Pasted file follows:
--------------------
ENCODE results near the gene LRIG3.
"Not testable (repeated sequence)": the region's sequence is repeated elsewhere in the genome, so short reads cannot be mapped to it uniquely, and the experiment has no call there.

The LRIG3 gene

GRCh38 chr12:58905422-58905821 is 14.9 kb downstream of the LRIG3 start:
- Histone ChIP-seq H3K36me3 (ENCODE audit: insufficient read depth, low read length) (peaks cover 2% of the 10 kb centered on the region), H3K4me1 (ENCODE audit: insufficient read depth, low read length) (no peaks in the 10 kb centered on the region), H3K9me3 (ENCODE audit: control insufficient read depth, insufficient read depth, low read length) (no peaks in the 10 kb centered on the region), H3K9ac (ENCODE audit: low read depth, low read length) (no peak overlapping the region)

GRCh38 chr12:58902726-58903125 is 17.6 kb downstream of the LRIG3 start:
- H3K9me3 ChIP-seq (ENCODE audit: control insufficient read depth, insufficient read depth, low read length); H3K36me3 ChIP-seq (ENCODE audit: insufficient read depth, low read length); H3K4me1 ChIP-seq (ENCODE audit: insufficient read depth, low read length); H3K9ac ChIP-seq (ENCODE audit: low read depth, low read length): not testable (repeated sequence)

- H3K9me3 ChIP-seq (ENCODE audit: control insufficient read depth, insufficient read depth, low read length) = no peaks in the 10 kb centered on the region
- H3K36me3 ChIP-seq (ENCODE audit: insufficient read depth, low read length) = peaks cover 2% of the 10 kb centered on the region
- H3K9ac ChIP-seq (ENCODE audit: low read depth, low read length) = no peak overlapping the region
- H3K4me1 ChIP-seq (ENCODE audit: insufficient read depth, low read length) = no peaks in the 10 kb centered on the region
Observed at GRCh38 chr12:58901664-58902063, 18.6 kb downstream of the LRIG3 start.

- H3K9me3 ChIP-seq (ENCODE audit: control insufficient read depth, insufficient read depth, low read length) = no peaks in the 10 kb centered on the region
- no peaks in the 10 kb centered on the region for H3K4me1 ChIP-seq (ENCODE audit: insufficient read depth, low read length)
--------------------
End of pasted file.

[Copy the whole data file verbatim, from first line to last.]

ENCODE results near the gene LRIG3.
"Not testable (repeated sequence)": the region's sequence is repeated elsewhere in the genome, so short reads cannot be mapped to it uniquely, and the experiment has no call there.

The LRIG3 gene

GRCh38 chr12:58905422-58905821 is 14.9 kb downstream of the LRIG3 start:
- Histone ChIP-seq H3K36me3 (ENCODE audit: insufficient read depth, low read length) (peaks cover 2% of the 10 kb centered on the region), H3K4me1 (ENCODE audit: insufficient read depth, low read length) (no peaks in the 10 kb centered on the region), H3K9me3 (ENCODE audit: control insufficient read depth, insufficient read depth, low read length) (no peaks in the 10 kb centered on the region), H3K9ac (ENCODE audit: low read depth, low read length) (no peak overlapping the region)

GRCh38 chr12:58902726-58903125 is 17.6 kb downstream of the LRIG3 start:
- H3K9me3 ChIP-seq (ENCODE audit: control insufficient read depth, insufficient read depth, low read length); H3K36me3 ChIP-seq (ENCODE audit: insufficient read depth, low read length); H3K4me1 ChIP-seq (ENCODE audit: insufficient read depth, low read length); H3K9ac ChIP-seq (ENCODE audit: low read depth, low read length): not testable (repeated sequence)

- H3K9me3 ChIP-seq (ENCODE audit: control insufficient read depth, insufficient read depth, low read length) = no peaks in the 10 kb centered on the region
- H3K36me3 ChIP-seq (ENCODE audit: insufficient read depth, low read length) = peaks cover 2% of the 10 kb centered on the region
- H3K9ac ChIP-seq (ENCODE audit: low read depth, low read length) = no peak overlapping the region
- H3K4me1 ChIP-seq (ENCODE audit: insufficient read depth, low read length) = no peaks in the 10 kb centered on the region
Observed at GRCh38 chr12:58901664-58902063, 18.6 kb downstream of the LRIG3 start.

- H3K9me3 ChIP-seq (ENCODE audit: control insufficient read depth, insufficient read depth, low read length) = no peaks in the 10 kb centered on the region
- no peaks in the 10 kb centered on the region for H3K4me1 ChIP-seq (ENCODE audit: insufficient read depth, low read length)